Filmmaker Ole Schell has given us a compelling one-hour documentary that reveals exactly why we should be concerned about China's challenge to the United States.
It ain't because they're "communists," no matter how persistently the Warrior Conservatives parrot that outdated line. That China started to end 20 years ago. Today's challenge is the subject of Schell's film, Win in China: The Story of China's Entrepreneurial Revolution.
"Win in China" is also the name of the world's largest and most lucrative business plan competition, broadcast as a TV series on national state television. A uniquely Chinese combination of "The Apprentice" and "Survivor," and China's first reality TV show, "Win in China" is viewed by millions of enthralled Chinese. For most of them, probably, this is their introduction to topics like drafting a business plan, how to get a loan from a bank, setting market goals and strategies, and, yes, meeting the needs of your customers. For almost all of those millions of viewers, it defines their own hopes, dreams, and aspirations.
Over 120,000 aspiring entrepreneurs enter this contest each year – yes, truly everything in China is bigger, much bigger. About 100 are chosen by the show's producers to compete. These are the ones seen on TV, with fewer and fewer survivors after each round of competition. Finally, as suspense mounts, only a handful of winners are left to share around U.S. $5 million in venture capital grants. Survivor No. 1 gets U.S. $1.5 million. (But, as the filmmaker notes, even losers can be winners. With their exposure on national TV, some of them will pick up business partners and obtain venture capital outside of this official contest.)
The judges are top businessmen in China – the nation's new rock stars – but the public also gets a vote through texting. This truly is "educational TV," with the top competitors explaining to the judges – and the viewing public – their visions for fulfilling a market niche and specifically how they would use the venture capital. The businessmen-judges, in turn, explain to the competitors – and the viewing public – what they like and dislike about each competitor, and his or her plans. In the process, of course, they explain how they became successes, usually starting from scratch.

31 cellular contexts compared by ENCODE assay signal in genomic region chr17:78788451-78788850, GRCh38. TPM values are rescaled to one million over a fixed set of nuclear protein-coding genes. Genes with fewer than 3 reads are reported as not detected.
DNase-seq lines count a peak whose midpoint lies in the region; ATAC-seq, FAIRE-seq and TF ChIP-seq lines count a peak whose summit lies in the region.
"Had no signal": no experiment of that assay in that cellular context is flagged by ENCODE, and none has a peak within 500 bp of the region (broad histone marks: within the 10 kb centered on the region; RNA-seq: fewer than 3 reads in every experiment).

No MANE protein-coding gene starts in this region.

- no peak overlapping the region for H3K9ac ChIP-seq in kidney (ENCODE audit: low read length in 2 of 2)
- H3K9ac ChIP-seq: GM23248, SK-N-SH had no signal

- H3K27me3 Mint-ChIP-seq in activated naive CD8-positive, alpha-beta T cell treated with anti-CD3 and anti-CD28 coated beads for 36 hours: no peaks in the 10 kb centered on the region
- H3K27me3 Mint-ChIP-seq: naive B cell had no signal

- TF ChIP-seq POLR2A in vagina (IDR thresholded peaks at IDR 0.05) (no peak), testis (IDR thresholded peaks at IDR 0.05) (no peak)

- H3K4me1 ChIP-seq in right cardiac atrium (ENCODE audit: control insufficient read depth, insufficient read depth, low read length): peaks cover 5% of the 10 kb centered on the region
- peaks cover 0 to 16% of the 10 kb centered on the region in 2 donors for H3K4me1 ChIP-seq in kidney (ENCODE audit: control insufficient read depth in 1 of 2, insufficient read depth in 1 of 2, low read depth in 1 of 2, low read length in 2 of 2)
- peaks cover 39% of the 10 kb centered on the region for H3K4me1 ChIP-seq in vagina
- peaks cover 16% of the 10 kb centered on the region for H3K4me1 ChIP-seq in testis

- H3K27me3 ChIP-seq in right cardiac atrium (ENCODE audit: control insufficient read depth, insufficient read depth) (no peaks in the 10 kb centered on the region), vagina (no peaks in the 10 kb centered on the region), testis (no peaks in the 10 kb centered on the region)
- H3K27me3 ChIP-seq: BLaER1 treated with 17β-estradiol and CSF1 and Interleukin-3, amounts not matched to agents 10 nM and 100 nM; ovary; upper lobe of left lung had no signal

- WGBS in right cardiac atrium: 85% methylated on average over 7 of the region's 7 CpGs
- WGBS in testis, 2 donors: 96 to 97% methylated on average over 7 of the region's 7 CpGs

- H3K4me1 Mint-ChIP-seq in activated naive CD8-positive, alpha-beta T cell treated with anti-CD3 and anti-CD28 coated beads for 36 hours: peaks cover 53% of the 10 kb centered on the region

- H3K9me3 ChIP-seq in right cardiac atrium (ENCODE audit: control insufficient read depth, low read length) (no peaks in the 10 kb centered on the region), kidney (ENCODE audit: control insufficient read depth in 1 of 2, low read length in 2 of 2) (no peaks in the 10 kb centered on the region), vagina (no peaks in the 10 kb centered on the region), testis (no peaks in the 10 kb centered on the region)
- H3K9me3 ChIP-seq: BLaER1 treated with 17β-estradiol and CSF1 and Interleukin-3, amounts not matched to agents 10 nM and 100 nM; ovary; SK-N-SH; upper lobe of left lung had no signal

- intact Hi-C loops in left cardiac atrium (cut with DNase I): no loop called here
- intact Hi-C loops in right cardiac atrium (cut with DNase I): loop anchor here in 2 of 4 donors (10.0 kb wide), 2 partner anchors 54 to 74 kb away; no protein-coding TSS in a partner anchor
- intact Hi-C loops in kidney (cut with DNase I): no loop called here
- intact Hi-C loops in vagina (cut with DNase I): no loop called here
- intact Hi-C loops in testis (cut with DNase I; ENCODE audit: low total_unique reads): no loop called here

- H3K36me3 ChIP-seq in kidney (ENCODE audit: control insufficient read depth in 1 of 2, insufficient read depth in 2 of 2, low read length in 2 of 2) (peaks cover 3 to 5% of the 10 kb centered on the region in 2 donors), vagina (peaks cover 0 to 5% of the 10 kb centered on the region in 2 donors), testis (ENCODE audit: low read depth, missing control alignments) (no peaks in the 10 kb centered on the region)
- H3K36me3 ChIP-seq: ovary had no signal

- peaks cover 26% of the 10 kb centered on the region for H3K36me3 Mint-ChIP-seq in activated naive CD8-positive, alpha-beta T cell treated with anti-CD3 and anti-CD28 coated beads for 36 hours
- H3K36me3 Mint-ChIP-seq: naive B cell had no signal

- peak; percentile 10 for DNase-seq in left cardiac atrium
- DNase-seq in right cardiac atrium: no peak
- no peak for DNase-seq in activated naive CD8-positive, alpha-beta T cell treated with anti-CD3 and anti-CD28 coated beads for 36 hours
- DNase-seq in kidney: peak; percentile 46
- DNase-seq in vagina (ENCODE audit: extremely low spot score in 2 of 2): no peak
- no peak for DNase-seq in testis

The process can be brutal. A businessman bluntly tells a contestant, "In my opinion, you should not be an entrepreneur because of your personality. Entrepreneurs have to be a little bit crazy. I suggest you get an MBA in China and hold a job for five years before you try a venture of your own." Ouch. Millions of Chinese, including your family and friends, now know that he considers you too much of a wuss to be a successful entrepreneur.
A Bull in China: Inves... Best Price: $3.50 Buy New $9.57 (as of 11:55 UTC - Details)
But the businessmen-judges can also be inspirational, as when one of them explains to the contestants that it's okay to lose – that's part of being an entrepreneur, and he himself had failed in some ventures before he became a success. What is not okay is to give up.
And they can give advice in a folksy way. One businessman explains: "Passion is not enough. If you're not competent, you can end up so broke you cannot afford a wife."